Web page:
This paper investigates the fertility changes in three countries of Central Asia (Kazakhstan, the Kyrgyz Republic, and Uzbekistan) since 1980. Recalling the fertility trends in Central Asia (fertility transition, changes in the mean age at first marriage, etc.), this paper shows that the fertility drop in the 1990s is most certainly the product of childbearing postponement in the drastic post-Soviet socioeconomic context, and that the fertility increase observed in the early 2000s resulted from an increase of distinct birth orders, and also from ethnic differences in fertility behaviour.

This paper is based on a nationally representative survey available from the Demographic Health Surveys (DHS), Multiple Indicators Cluster Surveys (MICS) and official data. The author first focuses on the socioeconomic decline (dramatic changes in living conditions, sharp increase in inequalities) that these countries endured following the end of the Soviet Union. Changes in the ethnic composition of Central Asia are presented as a key factor for understanding demographic changes. The collapse of the Soviet Union led to a redistribution of the ethnic composition of the populations of Central Asia and to a parity decline (decline of the share of Slavic-/European-origin populations in the Central Asian republics for example). The largest recovery of fertility rates in the 2000s occurred in those areas where the share of the indigenous population grew the most (Kazakhstan and the Kyrgyz Republic).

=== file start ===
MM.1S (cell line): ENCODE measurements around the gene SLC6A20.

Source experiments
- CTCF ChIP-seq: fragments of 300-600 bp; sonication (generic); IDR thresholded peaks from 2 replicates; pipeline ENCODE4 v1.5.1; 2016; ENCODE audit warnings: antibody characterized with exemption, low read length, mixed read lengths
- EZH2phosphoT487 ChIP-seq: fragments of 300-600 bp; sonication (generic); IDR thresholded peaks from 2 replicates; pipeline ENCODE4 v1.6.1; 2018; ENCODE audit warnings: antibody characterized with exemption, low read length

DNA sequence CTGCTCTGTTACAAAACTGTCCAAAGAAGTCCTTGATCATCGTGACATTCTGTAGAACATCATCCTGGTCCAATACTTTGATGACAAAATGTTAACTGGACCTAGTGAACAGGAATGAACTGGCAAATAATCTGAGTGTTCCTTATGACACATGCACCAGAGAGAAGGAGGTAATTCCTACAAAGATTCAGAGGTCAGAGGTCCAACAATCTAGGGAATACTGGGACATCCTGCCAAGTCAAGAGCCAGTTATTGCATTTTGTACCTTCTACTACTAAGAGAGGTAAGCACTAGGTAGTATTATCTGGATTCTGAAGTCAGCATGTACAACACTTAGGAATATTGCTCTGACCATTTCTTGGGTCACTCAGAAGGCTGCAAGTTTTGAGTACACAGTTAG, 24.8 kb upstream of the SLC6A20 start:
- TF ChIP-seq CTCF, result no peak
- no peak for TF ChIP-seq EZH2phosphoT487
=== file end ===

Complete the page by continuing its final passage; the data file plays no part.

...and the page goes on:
According to the results of this study, and arguing the importance of the population composition, the economic recovery that began in the 2000s partly explains the fertility behaviour of women of titular ethnicities in having an average of one child more than women of Russian origin. This well-documented paper opens a new door for explaining fertility changes at the upturn of the 2000s. It would have also been interesting, however, had the author stressed the demographic impact of the ‘baby boom’ in the 1980s in Central Asia, since it led to an increase of women of childbearing age in the 2000s and thus partly explains the rise of TFR in this period.

Sophie Hohmann, School of Advanced Studies for Social Sciences, Paris